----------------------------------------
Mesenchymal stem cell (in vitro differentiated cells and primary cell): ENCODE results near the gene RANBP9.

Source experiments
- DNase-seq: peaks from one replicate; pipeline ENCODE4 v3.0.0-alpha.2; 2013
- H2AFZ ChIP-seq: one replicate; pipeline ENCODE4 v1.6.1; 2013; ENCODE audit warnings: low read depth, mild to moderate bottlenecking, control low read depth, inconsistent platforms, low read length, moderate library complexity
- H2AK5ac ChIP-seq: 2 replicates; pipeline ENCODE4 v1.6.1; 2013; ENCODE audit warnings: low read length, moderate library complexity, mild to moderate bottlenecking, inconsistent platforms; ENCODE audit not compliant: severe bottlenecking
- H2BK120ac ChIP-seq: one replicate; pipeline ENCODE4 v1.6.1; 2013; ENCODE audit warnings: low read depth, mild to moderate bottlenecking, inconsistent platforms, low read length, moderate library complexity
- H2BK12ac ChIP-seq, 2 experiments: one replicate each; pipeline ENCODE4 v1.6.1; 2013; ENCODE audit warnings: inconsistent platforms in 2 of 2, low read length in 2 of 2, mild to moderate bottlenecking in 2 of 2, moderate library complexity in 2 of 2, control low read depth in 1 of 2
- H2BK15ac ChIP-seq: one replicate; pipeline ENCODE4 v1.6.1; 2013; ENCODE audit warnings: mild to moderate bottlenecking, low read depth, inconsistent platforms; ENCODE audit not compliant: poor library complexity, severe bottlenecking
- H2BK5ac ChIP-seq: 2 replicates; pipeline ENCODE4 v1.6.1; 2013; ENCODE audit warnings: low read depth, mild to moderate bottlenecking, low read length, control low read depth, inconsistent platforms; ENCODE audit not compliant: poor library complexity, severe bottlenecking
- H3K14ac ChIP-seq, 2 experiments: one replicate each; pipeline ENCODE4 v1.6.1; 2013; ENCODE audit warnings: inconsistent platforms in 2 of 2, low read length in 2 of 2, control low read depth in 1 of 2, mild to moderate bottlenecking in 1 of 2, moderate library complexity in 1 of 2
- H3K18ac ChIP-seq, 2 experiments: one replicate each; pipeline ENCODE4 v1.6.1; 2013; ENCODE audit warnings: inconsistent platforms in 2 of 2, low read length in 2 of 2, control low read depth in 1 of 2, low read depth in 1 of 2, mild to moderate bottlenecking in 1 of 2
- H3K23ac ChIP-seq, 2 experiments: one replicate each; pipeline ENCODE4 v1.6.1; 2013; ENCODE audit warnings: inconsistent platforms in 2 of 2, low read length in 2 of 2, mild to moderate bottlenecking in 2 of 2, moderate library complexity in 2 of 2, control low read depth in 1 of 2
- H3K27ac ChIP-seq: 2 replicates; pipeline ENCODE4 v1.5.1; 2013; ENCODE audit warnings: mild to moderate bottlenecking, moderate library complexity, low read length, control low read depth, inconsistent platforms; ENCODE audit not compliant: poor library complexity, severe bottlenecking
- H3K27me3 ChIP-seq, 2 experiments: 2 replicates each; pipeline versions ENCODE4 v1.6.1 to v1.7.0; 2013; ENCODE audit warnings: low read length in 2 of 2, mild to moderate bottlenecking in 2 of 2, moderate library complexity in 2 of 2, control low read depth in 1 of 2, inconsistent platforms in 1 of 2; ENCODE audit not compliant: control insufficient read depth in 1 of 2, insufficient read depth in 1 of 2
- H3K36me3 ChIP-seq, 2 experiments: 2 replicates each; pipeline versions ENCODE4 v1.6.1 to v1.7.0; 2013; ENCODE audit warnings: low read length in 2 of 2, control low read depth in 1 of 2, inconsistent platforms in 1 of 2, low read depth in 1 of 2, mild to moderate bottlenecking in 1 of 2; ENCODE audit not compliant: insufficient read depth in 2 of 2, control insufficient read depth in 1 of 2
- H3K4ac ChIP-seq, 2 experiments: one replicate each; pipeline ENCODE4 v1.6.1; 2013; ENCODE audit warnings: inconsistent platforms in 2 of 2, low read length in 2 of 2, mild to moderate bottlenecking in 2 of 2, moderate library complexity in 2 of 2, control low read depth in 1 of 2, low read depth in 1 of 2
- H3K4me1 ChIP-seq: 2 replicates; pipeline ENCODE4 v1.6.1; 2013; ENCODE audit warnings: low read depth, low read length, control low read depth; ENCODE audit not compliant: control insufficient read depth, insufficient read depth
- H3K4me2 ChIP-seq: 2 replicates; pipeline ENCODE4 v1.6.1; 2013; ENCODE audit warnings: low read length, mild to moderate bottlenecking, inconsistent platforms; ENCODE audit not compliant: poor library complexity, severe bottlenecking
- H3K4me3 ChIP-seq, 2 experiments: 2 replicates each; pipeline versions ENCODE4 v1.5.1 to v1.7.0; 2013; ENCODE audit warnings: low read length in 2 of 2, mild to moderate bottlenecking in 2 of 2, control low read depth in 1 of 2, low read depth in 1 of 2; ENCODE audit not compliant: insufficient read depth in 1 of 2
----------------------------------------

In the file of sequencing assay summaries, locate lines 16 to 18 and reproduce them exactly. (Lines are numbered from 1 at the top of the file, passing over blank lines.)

- H3K4ac ChIP-seq, 2 experiments: one replicate each; pipeline ENCODE4 v1.6.1; 2013; ENCODE audit warnings: inconsistent platforms in 2 of 2, low read length in 2 of 2, mild to moderate bottlenecking in 2 of 2, moderate library complexity in 2 of 2, control low read depth in 1 of 2, low read depth in 1 of 2
- H3K4me1 ChIP-seq: 2 replicates; pipeline ENCODE4 v1.6.1; 2013; ENCODE audit warnings: low read depth, low read length, control low read depth; ENCODE audit not compliant: control insufficient read depth, insufficient read depth
- H3K4me2 ChIP-seq: 2 replicates; pipeline ENCODE4 v1.6.1; 2013; ENCODE audit warnings: low read length, mild to moderate bottlenecking, inconsistent platforms; ENCODE audit not compliant: poor library complexity, severe bottlenecking